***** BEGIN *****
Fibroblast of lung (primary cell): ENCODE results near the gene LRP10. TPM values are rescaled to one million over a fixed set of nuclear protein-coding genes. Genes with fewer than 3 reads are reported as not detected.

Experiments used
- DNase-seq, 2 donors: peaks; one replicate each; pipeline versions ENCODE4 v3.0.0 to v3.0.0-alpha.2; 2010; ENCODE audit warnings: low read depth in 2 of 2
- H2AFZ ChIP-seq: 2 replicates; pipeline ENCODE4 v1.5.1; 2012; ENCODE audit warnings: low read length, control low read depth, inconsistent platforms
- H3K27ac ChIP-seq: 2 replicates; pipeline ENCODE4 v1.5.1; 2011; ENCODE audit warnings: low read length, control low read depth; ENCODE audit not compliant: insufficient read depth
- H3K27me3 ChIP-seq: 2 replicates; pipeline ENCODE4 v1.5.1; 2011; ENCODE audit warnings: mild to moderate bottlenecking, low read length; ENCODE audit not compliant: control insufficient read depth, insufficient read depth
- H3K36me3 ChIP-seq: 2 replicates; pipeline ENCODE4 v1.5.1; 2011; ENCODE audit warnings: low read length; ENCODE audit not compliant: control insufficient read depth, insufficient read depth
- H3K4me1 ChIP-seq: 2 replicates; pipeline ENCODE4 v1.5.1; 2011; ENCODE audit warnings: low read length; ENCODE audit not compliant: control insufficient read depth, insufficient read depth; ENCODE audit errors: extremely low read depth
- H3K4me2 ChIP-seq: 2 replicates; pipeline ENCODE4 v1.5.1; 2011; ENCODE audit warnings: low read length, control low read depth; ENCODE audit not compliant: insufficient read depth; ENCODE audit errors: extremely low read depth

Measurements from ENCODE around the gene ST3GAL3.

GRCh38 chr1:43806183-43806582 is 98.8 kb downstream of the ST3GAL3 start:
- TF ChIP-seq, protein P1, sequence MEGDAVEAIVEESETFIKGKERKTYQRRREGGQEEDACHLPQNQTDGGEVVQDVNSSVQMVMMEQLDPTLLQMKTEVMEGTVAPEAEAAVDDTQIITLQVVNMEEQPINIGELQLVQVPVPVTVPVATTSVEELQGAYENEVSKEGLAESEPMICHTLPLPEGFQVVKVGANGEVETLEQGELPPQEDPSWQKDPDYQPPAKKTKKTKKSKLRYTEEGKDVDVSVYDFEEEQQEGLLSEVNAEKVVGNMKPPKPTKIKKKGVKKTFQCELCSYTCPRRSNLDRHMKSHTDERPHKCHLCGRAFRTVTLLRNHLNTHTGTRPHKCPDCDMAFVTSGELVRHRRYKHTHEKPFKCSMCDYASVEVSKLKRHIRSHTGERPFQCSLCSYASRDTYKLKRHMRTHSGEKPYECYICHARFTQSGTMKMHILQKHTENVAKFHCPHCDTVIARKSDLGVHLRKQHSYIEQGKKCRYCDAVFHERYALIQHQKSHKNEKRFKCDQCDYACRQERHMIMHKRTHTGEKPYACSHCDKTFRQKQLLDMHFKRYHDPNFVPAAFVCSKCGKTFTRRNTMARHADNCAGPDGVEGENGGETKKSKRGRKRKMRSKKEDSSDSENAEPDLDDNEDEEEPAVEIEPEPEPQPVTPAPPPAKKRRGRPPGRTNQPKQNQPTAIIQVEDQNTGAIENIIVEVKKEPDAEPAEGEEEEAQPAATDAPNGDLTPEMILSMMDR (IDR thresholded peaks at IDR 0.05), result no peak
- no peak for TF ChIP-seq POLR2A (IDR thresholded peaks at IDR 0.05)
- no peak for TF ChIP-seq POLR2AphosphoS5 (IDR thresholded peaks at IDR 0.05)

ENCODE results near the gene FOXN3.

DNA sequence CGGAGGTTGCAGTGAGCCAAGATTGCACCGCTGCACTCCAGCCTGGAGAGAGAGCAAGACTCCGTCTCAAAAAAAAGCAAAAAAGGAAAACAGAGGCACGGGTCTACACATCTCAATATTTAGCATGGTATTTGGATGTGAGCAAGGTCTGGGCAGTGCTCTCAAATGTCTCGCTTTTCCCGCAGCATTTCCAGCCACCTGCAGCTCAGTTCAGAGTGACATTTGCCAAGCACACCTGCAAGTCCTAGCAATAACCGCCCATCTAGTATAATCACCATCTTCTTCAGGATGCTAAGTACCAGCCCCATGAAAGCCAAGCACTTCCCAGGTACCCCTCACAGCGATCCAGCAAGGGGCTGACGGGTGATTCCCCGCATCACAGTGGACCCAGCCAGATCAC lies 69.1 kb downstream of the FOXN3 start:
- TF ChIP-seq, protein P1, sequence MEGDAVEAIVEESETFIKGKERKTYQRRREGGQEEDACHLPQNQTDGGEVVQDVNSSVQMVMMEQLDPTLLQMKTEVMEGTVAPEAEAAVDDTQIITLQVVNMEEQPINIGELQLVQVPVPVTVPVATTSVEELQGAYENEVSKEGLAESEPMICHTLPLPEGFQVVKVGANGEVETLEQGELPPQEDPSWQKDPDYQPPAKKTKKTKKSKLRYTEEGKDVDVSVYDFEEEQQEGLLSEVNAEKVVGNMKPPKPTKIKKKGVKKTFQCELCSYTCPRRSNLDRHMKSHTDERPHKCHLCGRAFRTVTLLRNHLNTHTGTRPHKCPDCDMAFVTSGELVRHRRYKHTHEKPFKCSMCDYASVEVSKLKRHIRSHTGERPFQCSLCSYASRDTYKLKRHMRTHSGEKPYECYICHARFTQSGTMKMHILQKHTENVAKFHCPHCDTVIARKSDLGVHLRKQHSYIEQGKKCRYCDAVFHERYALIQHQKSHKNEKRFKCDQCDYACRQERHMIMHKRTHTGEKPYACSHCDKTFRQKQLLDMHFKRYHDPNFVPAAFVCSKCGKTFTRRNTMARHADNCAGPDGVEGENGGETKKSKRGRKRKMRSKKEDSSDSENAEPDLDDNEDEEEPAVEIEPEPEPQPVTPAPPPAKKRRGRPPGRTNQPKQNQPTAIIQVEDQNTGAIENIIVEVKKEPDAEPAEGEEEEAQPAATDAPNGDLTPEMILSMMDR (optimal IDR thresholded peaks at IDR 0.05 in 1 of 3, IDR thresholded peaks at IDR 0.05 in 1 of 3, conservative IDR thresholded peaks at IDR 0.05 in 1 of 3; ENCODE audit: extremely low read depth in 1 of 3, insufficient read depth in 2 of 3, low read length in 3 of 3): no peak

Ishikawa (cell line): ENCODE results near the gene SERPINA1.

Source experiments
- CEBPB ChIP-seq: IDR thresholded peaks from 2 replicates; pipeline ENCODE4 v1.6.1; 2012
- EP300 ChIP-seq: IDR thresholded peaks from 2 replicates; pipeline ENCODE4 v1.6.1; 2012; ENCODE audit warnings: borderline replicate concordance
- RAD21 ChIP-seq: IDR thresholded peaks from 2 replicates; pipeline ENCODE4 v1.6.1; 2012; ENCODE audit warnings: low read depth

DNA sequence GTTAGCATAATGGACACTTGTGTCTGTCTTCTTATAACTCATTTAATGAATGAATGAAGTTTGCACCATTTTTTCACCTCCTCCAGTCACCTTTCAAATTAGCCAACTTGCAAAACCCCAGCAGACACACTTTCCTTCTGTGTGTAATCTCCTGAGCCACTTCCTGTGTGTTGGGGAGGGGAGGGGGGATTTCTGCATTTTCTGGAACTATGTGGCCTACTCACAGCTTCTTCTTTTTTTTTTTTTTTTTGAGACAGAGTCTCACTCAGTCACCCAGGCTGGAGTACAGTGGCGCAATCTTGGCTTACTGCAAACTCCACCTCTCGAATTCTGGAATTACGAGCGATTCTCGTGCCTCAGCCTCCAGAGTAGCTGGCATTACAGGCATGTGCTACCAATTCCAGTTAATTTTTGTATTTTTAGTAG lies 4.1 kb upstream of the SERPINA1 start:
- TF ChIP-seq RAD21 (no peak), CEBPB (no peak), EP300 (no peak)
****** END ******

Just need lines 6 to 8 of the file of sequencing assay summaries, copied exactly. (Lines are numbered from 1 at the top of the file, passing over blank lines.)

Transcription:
- H3K27me3 ChIP-seq: 2 replicates; pipeline ENCODE4 v1.5.1; 2011; ENCODE audit warnings: mild to moderate bottlenecking, low read length; ENCODE audit not compliant: control insufficient read depth, insufficient read depth
- H3K36me3 ChIP-seq: 2 replicates; pipeline ENCODE4 v1.5.1; 2011; ENCODE audit warnings: low read length; ENCODE audit not compliant: control insufficient read depth, insufficient read depth
- H3K4me1 ChIP-seq: 2 replicates; pipeline ENCODE4 v1.5.1; 2011; ENCODE audit warnings: low read length; ENCODE audit not compliant: control insufficient read depth, insufficient read depth; ENCODE audit errors: extremely low read depth